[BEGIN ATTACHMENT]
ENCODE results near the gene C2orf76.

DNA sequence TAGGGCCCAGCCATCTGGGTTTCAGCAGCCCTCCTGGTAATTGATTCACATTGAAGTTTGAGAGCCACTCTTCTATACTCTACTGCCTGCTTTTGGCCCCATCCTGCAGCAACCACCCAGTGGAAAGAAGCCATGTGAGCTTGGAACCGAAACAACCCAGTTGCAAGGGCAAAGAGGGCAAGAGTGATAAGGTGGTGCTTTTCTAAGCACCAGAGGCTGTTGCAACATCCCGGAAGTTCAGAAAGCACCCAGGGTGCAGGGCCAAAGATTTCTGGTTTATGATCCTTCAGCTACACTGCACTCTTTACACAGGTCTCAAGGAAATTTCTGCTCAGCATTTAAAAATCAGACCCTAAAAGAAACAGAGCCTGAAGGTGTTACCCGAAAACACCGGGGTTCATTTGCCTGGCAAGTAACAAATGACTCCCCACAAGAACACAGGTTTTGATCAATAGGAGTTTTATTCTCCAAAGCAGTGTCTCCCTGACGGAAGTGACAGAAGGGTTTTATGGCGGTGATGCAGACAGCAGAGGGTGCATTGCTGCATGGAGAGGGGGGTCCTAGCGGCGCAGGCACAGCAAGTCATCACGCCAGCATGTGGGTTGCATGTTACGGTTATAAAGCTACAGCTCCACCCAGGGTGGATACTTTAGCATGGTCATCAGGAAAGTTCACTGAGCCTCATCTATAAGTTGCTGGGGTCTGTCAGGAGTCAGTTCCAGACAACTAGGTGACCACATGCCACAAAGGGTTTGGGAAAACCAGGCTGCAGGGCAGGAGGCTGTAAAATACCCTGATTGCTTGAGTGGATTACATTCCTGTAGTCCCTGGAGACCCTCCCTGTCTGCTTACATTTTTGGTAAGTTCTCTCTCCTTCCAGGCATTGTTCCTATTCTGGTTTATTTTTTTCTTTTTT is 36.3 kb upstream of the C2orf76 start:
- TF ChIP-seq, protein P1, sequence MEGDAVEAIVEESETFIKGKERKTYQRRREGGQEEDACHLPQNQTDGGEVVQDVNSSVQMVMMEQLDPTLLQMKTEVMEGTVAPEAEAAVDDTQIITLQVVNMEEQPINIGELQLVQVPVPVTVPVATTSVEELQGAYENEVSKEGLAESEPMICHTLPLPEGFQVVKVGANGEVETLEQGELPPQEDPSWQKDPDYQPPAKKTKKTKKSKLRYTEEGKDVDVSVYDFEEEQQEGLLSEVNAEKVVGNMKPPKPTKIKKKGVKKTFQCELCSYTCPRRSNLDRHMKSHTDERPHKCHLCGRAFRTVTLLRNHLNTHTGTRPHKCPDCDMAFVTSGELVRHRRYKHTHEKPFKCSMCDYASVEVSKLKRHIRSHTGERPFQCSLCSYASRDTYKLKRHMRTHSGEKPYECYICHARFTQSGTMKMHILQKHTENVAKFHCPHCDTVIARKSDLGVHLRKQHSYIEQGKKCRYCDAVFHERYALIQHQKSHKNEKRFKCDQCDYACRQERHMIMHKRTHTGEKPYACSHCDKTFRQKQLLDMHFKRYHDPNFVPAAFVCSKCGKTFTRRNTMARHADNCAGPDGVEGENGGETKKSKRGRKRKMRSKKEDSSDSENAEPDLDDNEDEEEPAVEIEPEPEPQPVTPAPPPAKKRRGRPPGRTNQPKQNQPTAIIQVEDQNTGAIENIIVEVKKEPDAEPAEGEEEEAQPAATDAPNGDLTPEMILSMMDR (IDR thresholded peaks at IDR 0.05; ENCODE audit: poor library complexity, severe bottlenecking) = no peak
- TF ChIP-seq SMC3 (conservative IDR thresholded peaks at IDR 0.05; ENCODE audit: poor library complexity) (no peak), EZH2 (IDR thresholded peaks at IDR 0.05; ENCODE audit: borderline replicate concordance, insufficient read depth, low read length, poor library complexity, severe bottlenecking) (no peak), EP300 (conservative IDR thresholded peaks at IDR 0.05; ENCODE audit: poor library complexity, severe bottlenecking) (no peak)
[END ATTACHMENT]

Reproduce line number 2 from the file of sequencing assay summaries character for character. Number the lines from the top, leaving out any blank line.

DNA sequence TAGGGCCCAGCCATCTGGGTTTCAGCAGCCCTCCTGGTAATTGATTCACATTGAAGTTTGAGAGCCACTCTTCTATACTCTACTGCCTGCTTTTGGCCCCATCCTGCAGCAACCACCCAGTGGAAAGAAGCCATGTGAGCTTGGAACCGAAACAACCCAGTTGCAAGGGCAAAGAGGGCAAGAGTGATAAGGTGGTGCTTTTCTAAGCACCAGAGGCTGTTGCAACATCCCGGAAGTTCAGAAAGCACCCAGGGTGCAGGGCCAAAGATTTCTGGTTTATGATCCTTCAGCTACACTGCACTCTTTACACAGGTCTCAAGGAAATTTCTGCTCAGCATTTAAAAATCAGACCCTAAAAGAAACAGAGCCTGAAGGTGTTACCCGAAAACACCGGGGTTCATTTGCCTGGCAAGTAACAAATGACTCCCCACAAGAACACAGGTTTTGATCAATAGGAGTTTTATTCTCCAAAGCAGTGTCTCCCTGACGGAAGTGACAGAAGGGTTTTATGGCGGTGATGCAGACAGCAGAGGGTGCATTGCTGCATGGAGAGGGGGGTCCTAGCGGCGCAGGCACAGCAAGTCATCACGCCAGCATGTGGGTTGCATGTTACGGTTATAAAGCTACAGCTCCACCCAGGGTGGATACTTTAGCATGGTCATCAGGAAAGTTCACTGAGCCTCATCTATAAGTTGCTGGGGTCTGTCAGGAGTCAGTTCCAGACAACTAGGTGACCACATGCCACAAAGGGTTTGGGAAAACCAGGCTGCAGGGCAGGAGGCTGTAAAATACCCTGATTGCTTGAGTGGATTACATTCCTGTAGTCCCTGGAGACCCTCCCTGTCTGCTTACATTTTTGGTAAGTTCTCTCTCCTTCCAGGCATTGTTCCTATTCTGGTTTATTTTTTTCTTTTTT is 36.3 kb upstream of the C2orf76 start: